FE financial risks “de-escalated” says DfE

Annual report and accounts says FE financial risks are still monitored however

Annual report and accounts says FE financial risks are still monitored however

20 Dec 2022, 13:27

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The financial resilience of the further education sector is no longer a headline risk, according to the Department for Education.

The DfE this week published its annual report and accounts for the year ending March 31 2022, which featured some fresh information on its finances and Covid-19 recovery efforts.

Here are a handful of findings from the report for the FE sector.

Financial resilience concerns “de-escalated”

The DfE believes that the financial resilience of the FE sector is no longer a headline risk, according to the report.

The document said that both higher education and FE risks have been “de-escalated” after appearing in the last two years’ high-risk reports.

But it stressed that “these continue to be discussed at both performance and risk committee and leadership team on a regular basis”.

It comes as funding arrangements remain high on the list of concerns for college leaders as inflation continues to consume budgets, with Association of Colleges chief David Hughes only last week warning that “the funding picture now after more than a decade of austerity is unsustainable and it is obvious action is needed”.

Earlier this month, the Public Accounts Committee concluded that the £4 billion annual spend on 19+ education and training was failing to deliver the skills needed for the economy.

Across the wider education sector, teacher workforce delivery and early years sufficiency were two others in last year’s DfE annual report and accounts which no longer feature in the top risks, after both issues “stabilised”.

Its top six risks on the risk register now are loss of public confidence in exams; education recovery efforts; school buildings; vulnerable children attendance and attainment; high needs cost pressures; and cyber security.

More woe for national retraining campaign

The Get Help to Retrain digital scheme launched in July 2019 aimed to help those aged 24 and above with qualifications below degree level into training courses to progress into skilled careers.

Acting as the centrepiece to the £100 million National Retraining Scheme, it instead turned out to be a damp squib with the announcement just a year later that it would be integrated into the new £2.5 billion national skills fund.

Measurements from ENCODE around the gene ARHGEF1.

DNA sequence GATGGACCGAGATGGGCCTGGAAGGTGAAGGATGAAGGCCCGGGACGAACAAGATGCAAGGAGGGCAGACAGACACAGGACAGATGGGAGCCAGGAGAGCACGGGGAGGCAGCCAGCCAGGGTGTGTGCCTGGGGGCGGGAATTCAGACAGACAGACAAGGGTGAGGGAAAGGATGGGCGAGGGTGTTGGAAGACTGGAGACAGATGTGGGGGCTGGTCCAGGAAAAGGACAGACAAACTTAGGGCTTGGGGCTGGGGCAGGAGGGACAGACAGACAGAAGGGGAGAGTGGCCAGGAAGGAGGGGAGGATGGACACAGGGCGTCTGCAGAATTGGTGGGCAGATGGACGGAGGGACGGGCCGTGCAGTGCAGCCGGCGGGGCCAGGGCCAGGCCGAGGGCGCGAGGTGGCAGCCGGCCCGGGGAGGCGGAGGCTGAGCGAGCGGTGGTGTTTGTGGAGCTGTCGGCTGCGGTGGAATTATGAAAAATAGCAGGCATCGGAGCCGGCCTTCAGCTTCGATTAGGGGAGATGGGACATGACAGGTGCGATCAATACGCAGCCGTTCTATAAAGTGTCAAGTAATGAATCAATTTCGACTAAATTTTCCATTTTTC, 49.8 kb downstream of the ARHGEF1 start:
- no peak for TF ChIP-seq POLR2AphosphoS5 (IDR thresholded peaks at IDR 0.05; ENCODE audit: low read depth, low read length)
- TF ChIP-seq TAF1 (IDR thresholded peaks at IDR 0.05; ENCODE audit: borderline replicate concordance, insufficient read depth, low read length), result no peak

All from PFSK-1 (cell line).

The government at the time said it was to “reduce complexity in the system” but it also emerged that a number of regional mayors opted not to take part.

The DfE accounts now reveal that it lost £2.3 million on work for the online system that was “still under development at the time the government shifted priority to a much larger, more comprehensive national skills fund programme of initiatives”.

It added: “Alternative skills initiatives led to the decision to discontinue further work on this programme leading to the disposal of the intangible asset under construction”.

Six-figure loss on college plans

Another loss recorded in the DfE’s accounts was for £665,000 for a project at Milton Keynes College, specifically around the South Central Institute of Technology.

The write-off related to professional fees, the DfE said, adding: “The project was abandoned due to value for money concerns beyond a level acceptable for public funding”.

Students repeating a year

As part of Covid-19 recovery measures, the DfE allowed 16-to-19 providers to offer Year 13 students (or equivalent in FE settings) the chance to repeat a year if they had been badly hit by the pandemic.

DfE figures revealed 1,459 students opted to do so last year.

“This low take up of the programme shows that the repeat year has operated as we intended, being used by a small number of the most affected students,” the report said.

Missing FOI targets

The department failed to respond to more than one in four Freedom of Information requests in time – the second year in a row it has declined performance despite a lower number of requests.

Public organisations, including government departments, have a statutory duty to respond to FOI requests within 20 working days.

But for 2021/22 it only responded to 73 per cent in time across the 2,237 requests it received.

That represents a 5 percentage point fall on the year before, when there were 2,330 requests, and a significant fall on the 88 per cent 20-day response rate in 2019/20 when there were 3,133 requests – 800 more than 2021/22.

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